He's been called the J.D. Salinger of song, someone who once stood on the precipice of big-time musical fame, only to walk away.

Even now, as Tom Lehrer gets on the phone to discuss what he insists will absolutely be the last recordings he'll ever release (a retrospective boxed set), he sounds positively joyful that he never allowed himself to become a household word."No, no, I don't do television," Lehrer says he told an ABC News producer who had called the reclusive musician at his Cambridge, Mass., home just the day before.

Trying to change his mind, she chided him, asking when exactly was the last time he had appeared on television.

"I said 1965," he recalls matter-of-factly.

"It's just too nerve-racking," he complains of such exposure. "For one thing, the invasion of privacy is not commensurate with the rewards. Secondly, they'll probably want me to sing a song. And I don't want to convey the idea that I'll ever do that again."

Lehrer emerged as a brilliant song satirist in the early 1950s from the coffeehouses and clubs around Cambridge, where he had arrived 10 years earlier as a precocious 15-year-old Harvard freshman.

He grew up in Manhattan, the son of a successful necktie designer, and recalls an idyllic childhood of Broadway shows, which served as his musical inspiration, and strolls through Central Park at any time of the day or night.

"Oh, yeah. New York was wonderful. I loved it then," he recalls.

At Harvard, he was a boy wonder, earning a degree in mathematics at age 18, then a master's -- and he began to write silly songs to amuse his friends.

The expertly crafted, scathingly sarcastic tunes sounded as if they had been lifted directly from the Broadway stage. They poked fun at the major issues of the day: sex, politics, racism, religion, pollution, political assassinations.

Accompanying himself on piano and singing in a nasal voice he once described as "the greatest baritone to grace the American stage since that of Millard Fillmore," Lehrer would sometimes weave tales of a 1950s Norman Rockwell America gone astray:

"I remember Dan, the druggist on the corner. He was never mean or ornery. He was swell. He killed his mother-in-law and ground her up real well. And sprinkled just a bit, over each banana split. In my hometown."

Or he could be just plain silly. As when he exhorted the Roman Catholic Church, then trying to broaden its appeal by taking Latin out of the Mass, to "really sell the product," with a catchy little ditty for the choir called "The Vatican Rag" -- "Get down on your knees, fiddle with your rosaries. Bow your heads with great respect, and genuflect, genuflect, genuflect."

But by the mid-1960s, Lehrer was gone.

He began teaching math at MIT, leaving behind a legion of fans who never forgot him.

He says now that he was never comfortable appearing in public, never understood "the cult of the performer."

"I enjoyed it up to a point," he says. "But to me, going out and performing the concert every night when it was all available on record would be like a novelist going out and reading his novel every night."

And he was never really obsessed with writing songs either. Indeed, he only recorded about three dozen.

"When I got a funny idea for a song," he says now, "I wrote it. And if I didn't, I didn't. . . . I wasn't like a real writer."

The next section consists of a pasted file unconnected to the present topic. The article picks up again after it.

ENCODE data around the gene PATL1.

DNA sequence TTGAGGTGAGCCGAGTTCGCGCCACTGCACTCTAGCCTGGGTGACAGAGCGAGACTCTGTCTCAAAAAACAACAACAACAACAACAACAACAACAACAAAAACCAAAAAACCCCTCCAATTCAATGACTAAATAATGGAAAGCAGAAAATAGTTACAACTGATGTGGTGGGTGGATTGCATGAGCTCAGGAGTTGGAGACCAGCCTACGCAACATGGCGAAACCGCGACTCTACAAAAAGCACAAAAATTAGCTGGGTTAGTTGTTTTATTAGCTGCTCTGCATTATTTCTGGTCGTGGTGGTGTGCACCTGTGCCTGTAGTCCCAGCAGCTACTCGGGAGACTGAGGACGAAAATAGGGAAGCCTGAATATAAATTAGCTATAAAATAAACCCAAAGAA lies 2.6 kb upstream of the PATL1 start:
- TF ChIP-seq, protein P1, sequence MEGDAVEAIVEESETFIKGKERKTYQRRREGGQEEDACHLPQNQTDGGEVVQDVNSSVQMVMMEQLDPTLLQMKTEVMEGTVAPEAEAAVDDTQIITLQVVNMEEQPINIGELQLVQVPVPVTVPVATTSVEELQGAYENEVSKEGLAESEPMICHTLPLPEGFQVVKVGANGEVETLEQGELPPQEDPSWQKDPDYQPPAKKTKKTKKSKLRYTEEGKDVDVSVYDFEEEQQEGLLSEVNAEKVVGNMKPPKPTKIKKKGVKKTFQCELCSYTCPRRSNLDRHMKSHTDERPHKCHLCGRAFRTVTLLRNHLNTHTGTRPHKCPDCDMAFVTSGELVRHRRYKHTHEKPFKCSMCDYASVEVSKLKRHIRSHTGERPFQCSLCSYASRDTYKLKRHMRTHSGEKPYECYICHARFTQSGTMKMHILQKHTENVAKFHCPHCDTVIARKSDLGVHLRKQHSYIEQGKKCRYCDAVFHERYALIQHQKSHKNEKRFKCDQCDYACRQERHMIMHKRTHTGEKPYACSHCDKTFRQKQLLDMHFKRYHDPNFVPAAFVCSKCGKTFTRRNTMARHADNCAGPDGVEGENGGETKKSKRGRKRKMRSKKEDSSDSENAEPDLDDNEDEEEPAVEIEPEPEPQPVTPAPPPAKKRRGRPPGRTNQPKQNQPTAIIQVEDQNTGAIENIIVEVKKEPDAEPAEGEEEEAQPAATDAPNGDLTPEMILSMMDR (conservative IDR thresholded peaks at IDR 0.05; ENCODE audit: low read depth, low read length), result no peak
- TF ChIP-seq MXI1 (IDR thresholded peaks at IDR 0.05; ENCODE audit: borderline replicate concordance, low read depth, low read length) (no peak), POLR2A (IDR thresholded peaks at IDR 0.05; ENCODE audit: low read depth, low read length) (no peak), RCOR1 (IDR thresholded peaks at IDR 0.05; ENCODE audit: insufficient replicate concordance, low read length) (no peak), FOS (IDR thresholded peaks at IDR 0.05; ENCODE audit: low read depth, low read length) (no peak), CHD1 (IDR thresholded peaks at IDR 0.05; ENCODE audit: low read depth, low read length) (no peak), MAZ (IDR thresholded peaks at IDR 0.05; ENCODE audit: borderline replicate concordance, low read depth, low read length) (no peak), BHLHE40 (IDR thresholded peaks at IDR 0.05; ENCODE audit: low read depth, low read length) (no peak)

So why was he so good?

"The guy is just a marvelous wordsmith and a pretty good tunesmith, too," says musicologist Barry Hansen, who helped produce the new three-CD boxed set, "The Remains of Tom Lehrer."

"And let's face it," quips Hansen, a k a radio personality Dr. Demento, "a song like 'Poisoning Pigeons in the Park' never really goes out of style."

Lehrer, 72 now and semiretired, knows that firsthand. He still meets college students who discovered him in high school when some social studies teacher -- "trying desperately to be a pal," he suspects -- played a song like "National Brotherhood Week":

"Oh, the Protestants hate the Catholics. And the Catholics hate the Protestants. And the Hindus hate the Muslims. And everybody hates the Jews.

"But during National Brotherhood Week. . . . It's National Everyone-Smile-At-One-Another-Hood Week. . . . It's only for a week, so have no fear. Be grateful that it doesn't last all year."

Sometimes students will seek him out at the University of California, Santa Cruz -- where he teaches math one quarter a year now, mainly to escape the New England winters -- and they expect him to be funny.

"But it's a real math class," he says. "I don't do any funny theorems. So those people go away pretty quickly."

A friendly, self-effacing man, Lehrer dismisses sheepishly the idea that what he did musically was genius.

Oh, he will acknowledge pride in the fact that one of his albums, "An Evening Wasted With Tom Lehrer," was nominated for a Grammy in 1960. But he'll also tell you that while it didn't win, he's prouder still that at least it didn't lose to Alvin and the Chipmunks, who were also nominated that year.

"That would have been too ignominious," he says.

He'll also let on that his last album, 1965's "That Was the Year That Was," earned him a gold record for sales -- 31 years after it was released.

"I think that's a record," he adds with the same deadpan delivery he once used to introduce his songs.

But as for getting up on stage in public again, Lehrer will remain the J.D. Salinger of song.